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907 Views 3 Replies Last post: Jul 26, 2012 3:17 PM by EstragonHelmer RSS
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Jul 25, 2012 5:03 PM

Burrowing Creature?

Not entirely sure if this is an animal, a plant, or somewhere between the two, like plankton. There were hundreds of these in the sand just at the edge of the water, with the fronds sticking out, and the long stalk covered in debris burried. They seem to be protected by a layer of sand, grit and shell fragments over the stalk part, and some bits stuck between the fronds (tentacles?)

 

I think it must be something like plankton, in that it's neither animal or vegetable. It certainly made no hurry to burry itself again after we got it out, so it seems pretty much inanimate. They mostly grew about half a foot from one another. I can only assume by the anatomy that it's some sort of filter-feeder. Size wise, it's about 20mm long from end to end, with the fronds being just under half of that length.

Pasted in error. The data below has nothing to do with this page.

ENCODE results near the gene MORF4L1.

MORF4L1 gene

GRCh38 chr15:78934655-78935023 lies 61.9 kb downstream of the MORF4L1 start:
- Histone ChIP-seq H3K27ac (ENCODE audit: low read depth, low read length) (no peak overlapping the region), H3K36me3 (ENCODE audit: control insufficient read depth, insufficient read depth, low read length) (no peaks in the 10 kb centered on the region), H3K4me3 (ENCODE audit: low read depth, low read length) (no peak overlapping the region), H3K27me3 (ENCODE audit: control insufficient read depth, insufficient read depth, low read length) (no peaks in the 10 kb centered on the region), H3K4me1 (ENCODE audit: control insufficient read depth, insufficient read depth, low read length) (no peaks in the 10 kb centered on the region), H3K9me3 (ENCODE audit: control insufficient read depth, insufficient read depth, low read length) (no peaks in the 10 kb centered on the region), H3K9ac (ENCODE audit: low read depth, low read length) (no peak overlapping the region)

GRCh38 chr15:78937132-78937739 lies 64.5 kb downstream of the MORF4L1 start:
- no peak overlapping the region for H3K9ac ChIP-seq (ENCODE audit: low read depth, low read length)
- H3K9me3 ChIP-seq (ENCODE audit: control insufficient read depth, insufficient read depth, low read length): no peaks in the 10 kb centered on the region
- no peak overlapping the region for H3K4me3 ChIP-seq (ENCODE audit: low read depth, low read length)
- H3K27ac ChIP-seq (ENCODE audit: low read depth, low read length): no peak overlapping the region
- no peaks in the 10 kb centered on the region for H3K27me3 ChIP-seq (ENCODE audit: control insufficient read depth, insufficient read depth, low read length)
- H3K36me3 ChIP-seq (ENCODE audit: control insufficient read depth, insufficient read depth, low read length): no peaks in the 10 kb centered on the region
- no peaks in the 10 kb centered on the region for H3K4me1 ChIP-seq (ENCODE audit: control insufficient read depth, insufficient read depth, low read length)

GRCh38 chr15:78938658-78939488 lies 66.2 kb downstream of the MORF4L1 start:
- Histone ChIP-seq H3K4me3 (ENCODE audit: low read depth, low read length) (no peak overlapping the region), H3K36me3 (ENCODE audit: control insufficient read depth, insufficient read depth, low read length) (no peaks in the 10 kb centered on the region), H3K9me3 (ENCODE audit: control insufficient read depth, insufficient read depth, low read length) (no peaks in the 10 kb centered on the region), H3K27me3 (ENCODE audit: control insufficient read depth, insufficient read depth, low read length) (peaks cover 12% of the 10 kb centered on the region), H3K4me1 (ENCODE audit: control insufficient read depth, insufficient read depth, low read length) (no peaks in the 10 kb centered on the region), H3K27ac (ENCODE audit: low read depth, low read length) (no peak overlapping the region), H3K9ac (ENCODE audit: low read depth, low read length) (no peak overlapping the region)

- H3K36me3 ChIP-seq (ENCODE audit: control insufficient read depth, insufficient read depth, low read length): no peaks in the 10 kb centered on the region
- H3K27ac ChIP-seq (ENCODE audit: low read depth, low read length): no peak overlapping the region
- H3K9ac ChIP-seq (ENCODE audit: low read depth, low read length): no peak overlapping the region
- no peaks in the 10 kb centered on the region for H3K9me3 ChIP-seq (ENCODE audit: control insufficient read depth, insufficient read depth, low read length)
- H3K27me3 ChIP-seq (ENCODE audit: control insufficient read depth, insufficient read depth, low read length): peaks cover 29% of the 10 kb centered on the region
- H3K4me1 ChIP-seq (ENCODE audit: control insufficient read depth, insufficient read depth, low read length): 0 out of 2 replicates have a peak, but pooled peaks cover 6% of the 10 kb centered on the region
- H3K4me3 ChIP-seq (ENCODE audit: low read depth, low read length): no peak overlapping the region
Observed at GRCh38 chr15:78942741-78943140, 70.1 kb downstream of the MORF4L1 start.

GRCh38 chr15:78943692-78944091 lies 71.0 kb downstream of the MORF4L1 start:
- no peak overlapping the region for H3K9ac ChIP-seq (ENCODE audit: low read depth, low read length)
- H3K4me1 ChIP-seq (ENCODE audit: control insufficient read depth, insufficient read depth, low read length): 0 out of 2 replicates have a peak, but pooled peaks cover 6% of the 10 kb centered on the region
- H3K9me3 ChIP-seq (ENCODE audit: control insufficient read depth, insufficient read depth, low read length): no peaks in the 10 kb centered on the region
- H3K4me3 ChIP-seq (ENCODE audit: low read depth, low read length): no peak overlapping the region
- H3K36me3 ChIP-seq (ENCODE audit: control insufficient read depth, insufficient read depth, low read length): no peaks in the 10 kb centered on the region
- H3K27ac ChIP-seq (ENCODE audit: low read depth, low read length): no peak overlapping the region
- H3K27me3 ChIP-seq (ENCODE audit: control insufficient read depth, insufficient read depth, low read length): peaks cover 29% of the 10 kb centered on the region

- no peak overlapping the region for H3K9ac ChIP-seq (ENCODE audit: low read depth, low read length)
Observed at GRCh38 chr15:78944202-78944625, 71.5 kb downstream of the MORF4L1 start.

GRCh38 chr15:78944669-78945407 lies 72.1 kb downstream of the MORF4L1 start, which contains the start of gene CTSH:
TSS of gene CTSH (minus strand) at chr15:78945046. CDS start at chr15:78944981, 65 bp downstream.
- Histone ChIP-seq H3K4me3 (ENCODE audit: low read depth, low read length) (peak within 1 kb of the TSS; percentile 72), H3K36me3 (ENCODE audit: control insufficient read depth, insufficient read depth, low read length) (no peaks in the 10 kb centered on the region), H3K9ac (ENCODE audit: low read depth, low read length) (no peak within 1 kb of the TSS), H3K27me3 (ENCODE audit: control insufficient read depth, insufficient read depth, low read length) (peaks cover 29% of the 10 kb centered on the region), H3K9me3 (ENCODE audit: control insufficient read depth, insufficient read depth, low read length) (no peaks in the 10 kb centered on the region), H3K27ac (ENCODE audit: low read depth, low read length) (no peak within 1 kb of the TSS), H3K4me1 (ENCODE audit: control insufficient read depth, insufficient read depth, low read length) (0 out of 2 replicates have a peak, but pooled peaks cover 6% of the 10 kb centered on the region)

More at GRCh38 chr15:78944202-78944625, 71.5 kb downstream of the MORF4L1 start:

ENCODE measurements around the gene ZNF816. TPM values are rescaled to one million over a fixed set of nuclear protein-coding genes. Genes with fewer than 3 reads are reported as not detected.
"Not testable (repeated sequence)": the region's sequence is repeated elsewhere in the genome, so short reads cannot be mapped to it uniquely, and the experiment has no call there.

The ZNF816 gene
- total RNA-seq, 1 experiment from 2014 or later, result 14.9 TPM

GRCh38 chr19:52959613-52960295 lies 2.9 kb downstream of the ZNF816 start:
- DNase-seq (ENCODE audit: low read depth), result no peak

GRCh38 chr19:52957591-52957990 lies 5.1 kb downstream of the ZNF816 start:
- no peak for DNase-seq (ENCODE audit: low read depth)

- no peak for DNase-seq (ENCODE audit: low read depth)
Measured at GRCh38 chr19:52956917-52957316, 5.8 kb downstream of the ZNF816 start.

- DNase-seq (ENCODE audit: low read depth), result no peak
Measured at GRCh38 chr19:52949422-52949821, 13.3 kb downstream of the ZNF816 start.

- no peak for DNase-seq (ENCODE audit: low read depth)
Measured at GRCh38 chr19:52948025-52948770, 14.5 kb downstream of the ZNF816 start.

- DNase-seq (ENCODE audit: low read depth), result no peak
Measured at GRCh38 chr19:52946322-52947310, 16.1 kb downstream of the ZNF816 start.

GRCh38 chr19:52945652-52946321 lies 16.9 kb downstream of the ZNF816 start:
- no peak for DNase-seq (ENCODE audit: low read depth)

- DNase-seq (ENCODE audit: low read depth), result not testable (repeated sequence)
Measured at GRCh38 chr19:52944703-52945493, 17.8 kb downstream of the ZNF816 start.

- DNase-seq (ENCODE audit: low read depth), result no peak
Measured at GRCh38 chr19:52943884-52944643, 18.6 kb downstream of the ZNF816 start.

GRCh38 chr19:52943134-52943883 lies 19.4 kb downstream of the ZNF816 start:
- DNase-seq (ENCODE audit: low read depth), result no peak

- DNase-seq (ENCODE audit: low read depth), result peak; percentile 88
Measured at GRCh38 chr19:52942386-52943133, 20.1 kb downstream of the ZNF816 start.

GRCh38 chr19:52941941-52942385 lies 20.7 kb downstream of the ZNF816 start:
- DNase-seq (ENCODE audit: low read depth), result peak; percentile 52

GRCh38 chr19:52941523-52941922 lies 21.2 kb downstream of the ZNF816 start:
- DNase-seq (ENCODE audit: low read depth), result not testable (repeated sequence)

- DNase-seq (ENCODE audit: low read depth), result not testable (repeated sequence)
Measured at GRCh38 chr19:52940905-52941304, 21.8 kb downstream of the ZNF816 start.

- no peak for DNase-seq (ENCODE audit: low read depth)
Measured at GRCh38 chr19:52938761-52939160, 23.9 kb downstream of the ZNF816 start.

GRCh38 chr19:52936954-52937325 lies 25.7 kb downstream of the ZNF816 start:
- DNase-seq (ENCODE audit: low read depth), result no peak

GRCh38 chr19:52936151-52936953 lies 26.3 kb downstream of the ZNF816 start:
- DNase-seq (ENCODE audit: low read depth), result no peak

P7250026.JPG

Sorry there's no photo of it burried, I couldn't get a good one. It was essentially just the fronds sticking out of a shallow pit.

 

Thanks for any help identifying it.

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    Jul 26, 2012 1:25 PM (in response to EstragonHelmer)
    Re: Burrowing Creature?

    I would place this in Annelida-Polychaeta. Possiby in Terebellidae. I would consider this a Lanice conchilega, until someone comes up with a better answer, to which I will immediately yield.

     

    By the way: Plankton are, by definition, creatures1 "drifting around" in water..

     

     

    1 animals as well as "vegetables" and things we don't all agree on where to place.

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    Jul 26, 2012 2:33 PM (in response to EstragonHelmer)
    Re: Burrowing Creature?

    Hello.  I agree with Episcophagus that this is most likely the marine worm Lanice conchilega, otherwise known as the Sand Mason.  What you have photographed is a clever little house the worm constructs for itself from sand and shell fragments, held together with quite a tough mucus "bio-glue" they produce.  The worm lives inside, coming out of the hole in the centre of the fan, then disappearing back down the tube when it's disturbed.  You quite often see them at this time of year, appearing at low tide especially if there has been a tidal swell that shifts some of the top layer of sand and making them more obvious.  Hope this helps, Janet

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